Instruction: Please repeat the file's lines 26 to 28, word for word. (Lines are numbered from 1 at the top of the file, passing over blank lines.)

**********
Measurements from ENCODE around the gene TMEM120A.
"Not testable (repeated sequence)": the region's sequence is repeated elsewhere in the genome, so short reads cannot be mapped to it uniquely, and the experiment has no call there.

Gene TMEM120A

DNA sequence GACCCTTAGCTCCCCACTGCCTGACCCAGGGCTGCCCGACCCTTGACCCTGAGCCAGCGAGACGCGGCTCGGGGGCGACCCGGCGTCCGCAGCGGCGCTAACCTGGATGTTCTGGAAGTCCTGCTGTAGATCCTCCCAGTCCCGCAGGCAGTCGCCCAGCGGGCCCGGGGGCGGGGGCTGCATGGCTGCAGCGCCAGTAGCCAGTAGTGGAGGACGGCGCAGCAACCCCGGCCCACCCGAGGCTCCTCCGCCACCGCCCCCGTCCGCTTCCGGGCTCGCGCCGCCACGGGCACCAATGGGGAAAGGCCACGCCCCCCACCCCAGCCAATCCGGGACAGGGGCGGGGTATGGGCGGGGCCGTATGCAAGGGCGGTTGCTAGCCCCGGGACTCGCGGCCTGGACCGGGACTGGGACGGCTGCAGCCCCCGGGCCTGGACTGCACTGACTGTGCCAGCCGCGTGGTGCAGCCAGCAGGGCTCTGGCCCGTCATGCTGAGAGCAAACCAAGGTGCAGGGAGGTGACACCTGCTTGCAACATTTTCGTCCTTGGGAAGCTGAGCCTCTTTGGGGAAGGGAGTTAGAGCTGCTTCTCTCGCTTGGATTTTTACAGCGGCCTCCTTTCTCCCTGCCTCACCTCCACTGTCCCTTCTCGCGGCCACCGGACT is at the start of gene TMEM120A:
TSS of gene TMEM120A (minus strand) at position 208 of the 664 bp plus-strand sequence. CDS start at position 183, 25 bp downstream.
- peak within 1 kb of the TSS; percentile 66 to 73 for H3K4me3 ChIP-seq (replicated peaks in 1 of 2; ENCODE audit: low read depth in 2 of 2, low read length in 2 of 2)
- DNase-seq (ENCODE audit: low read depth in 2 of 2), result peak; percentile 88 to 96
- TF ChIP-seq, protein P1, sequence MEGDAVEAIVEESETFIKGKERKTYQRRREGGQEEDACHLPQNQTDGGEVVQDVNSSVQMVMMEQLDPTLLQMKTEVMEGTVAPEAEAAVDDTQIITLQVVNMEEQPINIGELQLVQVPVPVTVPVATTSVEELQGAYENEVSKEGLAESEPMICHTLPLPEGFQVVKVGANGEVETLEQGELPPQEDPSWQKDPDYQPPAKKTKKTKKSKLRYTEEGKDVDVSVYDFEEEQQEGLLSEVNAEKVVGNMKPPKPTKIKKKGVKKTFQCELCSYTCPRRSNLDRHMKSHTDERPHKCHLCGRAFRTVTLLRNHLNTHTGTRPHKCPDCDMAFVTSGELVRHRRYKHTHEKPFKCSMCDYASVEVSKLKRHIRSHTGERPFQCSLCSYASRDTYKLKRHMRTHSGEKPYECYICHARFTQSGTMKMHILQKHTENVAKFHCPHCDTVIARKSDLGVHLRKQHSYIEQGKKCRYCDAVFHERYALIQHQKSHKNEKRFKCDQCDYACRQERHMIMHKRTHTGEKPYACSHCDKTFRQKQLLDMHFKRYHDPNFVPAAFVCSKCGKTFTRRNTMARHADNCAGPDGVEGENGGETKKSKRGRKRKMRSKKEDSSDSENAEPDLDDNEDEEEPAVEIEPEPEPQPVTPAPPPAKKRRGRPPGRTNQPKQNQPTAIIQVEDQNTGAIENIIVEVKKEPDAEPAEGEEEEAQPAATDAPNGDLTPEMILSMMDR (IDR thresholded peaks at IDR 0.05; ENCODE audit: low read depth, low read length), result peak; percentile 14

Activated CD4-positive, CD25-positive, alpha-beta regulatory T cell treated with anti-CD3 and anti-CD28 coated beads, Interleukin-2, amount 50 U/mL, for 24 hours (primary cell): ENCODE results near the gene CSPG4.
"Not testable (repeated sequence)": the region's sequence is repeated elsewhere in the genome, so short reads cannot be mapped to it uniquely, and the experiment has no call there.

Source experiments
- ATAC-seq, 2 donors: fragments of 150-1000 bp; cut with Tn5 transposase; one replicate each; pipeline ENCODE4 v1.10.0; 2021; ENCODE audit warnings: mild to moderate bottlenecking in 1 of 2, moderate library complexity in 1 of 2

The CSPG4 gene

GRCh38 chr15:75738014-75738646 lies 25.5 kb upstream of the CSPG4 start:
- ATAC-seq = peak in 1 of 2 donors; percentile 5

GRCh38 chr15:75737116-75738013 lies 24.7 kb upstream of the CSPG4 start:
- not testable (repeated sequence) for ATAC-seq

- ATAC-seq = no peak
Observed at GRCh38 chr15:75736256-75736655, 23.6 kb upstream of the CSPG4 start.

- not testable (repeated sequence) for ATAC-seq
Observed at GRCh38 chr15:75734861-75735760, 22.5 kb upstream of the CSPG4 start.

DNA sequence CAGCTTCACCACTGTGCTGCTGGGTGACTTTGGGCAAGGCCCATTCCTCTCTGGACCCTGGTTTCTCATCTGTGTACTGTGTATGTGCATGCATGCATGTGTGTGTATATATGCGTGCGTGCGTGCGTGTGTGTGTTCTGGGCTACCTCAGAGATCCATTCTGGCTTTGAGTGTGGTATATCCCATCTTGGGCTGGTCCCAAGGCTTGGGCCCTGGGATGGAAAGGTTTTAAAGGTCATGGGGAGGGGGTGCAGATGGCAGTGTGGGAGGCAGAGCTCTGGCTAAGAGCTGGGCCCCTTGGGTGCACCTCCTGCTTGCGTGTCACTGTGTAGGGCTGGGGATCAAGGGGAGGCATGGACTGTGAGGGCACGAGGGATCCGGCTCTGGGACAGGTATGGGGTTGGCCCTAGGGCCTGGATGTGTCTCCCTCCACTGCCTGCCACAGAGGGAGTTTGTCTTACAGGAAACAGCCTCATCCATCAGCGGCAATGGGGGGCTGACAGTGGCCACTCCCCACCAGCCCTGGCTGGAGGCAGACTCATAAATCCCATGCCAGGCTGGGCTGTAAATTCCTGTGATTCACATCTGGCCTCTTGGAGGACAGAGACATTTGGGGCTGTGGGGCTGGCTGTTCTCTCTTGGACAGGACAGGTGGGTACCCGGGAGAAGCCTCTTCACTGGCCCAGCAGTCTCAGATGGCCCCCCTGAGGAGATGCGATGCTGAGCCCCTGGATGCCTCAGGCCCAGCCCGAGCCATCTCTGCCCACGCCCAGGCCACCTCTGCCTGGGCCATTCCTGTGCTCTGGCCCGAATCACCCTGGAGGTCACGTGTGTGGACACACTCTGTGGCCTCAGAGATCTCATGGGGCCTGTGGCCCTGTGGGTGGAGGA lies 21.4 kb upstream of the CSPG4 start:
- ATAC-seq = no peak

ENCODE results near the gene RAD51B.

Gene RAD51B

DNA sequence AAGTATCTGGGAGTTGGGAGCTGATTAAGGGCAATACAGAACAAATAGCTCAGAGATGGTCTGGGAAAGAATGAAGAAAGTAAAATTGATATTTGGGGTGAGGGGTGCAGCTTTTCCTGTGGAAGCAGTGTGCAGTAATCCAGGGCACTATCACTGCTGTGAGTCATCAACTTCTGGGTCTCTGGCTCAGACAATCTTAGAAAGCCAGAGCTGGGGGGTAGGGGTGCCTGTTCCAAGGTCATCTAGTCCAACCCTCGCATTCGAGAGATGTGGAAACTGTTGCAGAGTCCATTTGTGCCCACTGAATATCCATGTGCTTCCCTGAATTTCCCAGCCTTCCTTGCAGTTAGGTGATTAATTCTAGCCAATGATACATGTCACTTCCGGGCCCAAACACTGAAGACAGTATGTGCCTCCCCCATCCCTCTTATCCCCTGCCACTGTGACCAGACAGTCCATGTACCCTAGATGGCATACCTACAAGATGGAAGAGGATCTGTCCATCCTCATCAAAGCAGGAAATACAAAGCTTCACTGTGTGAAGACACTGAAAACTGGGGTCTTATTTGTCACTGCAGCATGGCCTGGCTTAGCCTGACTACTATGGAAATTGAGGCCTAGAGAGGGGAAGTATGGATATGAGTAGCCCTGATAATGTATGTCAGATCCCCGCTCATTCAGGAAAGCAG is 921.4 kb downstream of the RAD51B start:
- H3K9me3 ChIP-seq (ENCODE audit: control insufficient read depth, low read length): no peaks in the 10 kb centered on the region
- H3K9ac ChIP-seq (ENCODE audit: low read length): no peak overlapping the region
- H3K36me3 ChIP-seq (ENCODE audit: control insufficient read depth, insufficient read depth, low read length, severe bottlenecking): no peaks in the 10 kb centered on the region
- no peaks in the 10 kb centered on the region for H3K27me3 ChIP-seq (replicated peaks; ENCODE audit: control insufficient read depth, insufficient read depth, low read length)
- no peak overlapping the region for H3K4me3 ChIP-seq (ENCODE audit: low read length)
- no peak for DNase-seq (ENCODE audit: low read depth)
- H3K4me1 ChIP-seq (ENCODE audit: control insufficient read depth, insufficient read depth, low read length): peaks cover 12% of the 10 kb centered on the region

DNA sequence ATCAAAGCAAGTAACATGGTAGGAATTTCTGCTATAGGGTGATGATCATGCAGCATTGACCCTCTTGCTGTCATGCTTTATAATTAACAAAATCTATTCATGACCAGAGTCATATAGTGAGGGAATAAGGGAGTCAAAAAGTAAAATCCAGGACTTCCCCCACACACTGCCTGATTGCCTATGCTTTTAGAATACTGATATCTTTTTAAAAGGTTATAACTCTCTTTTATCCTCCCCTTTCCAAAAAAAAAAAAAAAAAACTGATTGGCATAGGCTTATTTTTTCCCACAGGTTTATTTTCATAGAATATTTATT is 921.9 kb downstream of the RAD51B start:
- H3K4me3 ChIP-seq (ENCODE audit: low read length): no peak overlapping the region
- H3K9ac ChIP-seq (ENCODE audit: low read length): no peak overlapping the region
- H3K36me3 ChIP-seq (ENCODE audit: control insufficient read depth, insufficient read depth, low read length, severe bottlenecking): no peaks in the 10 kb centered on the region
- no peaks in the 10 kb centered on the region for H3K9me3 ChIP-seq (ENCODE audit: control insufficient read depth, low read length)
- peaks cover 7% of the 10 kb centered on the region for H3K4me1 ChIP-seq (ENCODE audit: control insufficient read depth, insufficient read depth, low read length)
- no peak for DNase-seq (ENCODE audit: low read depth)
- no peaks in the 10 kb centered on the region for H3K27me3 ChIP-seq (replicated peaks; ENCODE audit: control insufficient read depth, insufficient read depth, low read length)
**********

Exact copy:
DNA sequence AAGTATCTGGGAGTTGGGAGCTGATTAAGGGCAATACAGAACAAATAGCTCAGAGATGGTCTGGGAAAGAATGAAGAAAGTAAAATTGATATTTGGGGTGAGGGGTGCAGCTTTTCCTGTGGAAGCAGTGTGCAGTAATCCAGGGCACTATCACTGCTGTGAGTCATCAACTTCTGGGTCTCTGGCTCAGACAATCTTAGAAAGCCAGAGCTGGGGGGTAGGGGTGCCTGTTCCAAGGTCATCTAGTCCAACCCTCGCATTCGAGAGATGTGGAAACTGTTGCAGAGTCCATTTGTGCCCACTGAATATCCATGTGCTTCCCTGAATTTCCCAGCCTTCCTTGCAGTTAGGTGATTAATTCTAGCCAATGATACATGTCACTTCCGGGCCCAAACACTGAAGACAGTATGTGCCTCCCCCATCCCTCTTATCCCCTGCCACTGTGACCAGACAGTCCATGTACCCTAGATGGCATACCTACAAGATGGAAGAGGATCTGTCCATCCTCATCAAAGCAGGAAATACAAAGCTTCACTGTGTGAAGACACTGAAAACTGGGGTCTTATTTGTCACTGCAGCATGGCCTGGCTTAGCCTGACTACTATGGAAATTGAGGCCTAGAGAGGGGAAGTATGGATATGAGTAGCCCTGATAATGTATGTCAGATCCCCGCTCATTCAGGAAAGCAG is 921.4 kb downstream of the RAD51B start:
- H3K9me3 ChIP-seq (ENCODE audit: control insufficient read depth, low read length): no peaks in the 10 kb centered on the region
- H3K9ac ChIP-seq (ENCODE audit: low read length): no peak overlapping the region